Feeling Grounded at CWE’s Women Business Leaders Conference

November 2015

Maureen (front, left) joins in a speed mentoring session. (Photo courtesy of CWE)

Maureen (front, left) joins in a speed mentoring session. (Photo courtesy of CWE)

The path for a successful startup can be described as a skyward trajectory. There are, of course, the times along the way where your rocket’s engine sputters and stalls during an otherwise upward journey based on the broad knowledge of subjects you must master—or skillfully acquire a working knowledge of—in a very short time. For many entrepreneurs, this challenge is stimulating and fun. Sitting by choice in the astronaut’s seat is quite different than the job you toiled at for many years, even though you may have been learning new skills. In your new business, I suggest you hold onto your hat…and get ready to wear a closet full of them!

As I listened to women business owners discuss their varying stages of businesses—from seed to fully bloomed enterprises—at the recent Center for Women & Enterprise (CWE) Women Business Leaders Conference, I realized the incredible evolution of Twirling Tiger Media that Anne and I have guided. I received affirmation from many well-established professionals from a variety of industries that we are on track and moving our business forward intelligently.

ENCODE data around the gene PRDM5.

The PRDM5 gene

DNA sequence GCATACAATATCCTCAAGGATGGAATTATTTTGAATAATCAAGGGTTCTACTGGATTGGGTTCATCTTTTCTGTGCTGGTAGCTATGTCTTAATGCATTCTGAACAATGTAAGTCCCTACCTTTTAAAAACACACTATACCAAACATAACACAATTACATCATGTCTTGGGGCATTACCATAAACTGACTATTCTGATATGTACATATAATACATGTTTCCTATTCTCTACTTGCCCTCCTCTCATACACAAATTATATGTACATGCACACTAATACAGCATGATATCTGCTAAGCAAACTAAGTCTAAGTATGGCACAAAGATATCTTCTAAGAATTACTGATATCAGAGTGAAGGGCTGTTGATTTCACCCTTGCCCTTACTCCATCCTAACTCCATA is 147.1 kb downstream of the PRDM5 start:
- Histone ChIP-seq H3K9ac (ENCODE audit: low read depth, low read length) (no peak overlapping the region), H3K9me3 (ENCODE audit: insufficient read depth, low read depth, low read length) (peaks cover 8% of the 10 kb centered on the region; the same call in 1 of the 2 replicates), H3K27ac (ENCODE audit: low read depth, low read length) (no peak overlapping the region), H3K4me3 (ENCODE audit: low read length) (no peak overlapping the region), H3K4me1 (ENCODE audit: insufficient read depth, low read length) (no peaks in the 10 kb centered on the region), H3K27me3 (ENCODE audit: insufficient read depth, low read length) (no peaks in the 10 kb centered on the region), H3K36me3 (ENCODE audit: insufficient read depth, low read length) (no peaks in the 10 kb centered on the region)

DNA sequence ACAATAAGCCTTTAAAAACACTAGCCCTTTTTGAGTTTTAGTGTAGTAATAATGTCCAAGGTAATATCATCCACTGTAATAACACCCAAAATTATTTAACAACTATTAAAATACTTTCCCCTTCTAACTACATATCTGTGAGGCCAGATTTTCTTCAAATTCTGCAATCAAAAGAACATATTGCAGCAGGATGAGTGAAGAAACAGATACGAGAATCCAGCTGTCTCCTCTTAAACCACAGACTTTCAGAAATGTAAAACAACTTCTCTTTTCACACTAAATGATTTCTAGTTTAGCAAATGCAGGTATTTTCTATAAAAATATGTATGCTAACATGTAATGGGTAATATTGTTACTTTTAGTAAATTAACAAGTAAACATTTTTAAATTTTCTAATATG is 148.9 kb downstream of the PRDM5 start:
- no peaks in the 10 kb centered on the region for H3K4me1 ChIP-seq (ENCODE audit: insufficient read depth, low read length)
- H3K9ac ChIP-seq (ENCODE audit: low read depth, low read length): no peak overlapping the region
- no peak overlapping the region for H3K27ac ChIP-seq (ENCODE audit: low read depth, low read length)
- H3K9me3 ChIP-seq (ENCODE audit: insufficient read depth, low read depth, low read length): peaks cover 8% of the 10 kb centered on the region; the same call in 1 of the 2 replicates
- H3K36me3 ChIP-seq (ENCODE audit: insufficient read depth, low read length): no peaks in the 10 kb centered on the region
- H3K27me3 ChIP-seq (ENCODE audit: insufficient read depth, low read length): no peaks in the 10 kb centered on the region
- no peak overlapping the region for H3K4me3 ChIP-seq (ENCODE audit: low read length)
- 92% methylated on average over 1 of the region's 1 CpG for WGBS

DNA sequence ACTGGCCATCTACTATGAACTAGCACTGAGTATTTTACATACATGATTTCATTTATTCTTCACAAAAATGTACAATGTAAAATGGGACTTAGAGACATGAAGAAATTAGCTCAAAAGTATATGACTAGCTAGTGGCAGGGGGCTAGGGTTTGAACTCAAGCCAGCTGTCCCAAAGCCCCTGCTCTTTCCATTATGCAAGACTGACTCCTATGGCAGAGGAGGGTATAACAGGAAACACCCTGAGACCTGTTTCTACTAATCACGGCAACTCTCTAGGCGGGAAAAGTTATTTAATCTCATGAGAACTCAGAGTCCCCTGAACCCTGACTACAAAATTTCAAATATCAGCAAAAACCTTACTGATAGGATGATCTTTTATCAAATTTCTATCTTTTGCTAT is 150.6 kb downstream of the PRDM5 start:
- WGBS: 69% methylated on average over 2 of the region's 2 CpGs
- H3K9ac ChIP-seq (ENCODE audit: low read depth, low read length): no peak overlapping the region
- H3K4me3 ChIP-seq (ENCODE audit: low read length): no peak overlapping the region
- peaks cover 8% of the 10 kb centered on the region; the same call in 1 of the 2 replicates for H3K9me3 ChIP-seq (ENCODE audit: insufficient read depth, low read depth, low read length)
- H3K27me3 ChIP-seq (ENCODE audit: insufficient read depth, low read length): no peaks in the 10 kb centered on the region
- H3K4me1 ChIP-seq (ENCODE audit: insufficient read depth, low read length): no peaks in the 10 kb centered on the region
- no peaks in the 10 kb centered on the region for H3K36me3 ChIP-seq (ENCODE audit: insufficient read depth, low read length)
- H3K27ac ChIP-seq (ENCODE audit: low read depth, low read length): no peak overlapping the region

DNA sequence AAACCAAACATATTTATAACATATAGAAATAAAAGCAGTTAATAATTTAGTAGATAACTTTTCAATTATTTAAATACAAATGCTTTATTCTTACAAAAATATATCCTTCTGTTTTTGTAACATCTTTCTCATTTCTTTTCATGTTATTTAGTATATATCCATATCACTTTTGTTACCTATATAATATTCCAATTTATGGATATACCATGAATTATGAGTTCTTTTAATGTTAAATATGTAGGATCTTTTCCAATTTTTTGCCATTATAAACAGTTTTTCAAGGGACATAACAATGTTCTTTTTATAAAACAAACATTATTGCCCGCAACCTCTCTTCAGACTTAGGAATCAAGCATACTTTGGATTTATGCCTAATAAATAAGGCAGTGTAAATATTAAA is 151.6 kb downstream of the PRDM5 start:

There are the dips to discuss, however, and I particularly loved the sessions offered at this year’s CWE conference discussing why failure is good for success. Mistakes…everyone makes them. Susan Duffy, executive director of Center for Women’s Entrepreneurial Leadership, Babson College, pointed to a study and stated, “Universally, women have a greater fear of failure.” She suggested that we have to build up resilience to failure. Her advice on an ending slide: “Jump and the net will appear.” Tracey Noonan, CEO and co-founder of Wicked Good Cupcakes, moves past failure with this three-step company credo: Feel it. Fix it. Forget it.

I was impressed and entertained to hear the humble beginning stories of Zipcar and iRobot. Robin Chase recounted the process for her pre-launch period for her 22 customers wanting to obtain the car keys to her one lime green VW Beetle (go to her Cambridge home, walk up the stairs, look under the pillow in the basket). And Helen Greiner told the audience that CyberSuck was an early iRobot name before she collaborated with a branding company. Helen is on to a new company, CyPhy, and stated, “I’m trying to apply the lessons I learned with iRobot.”

If you find learning stimulating, view problems as challenges to overcome, and enjoy collaborating with many…become an entrepreneur.

—Maureen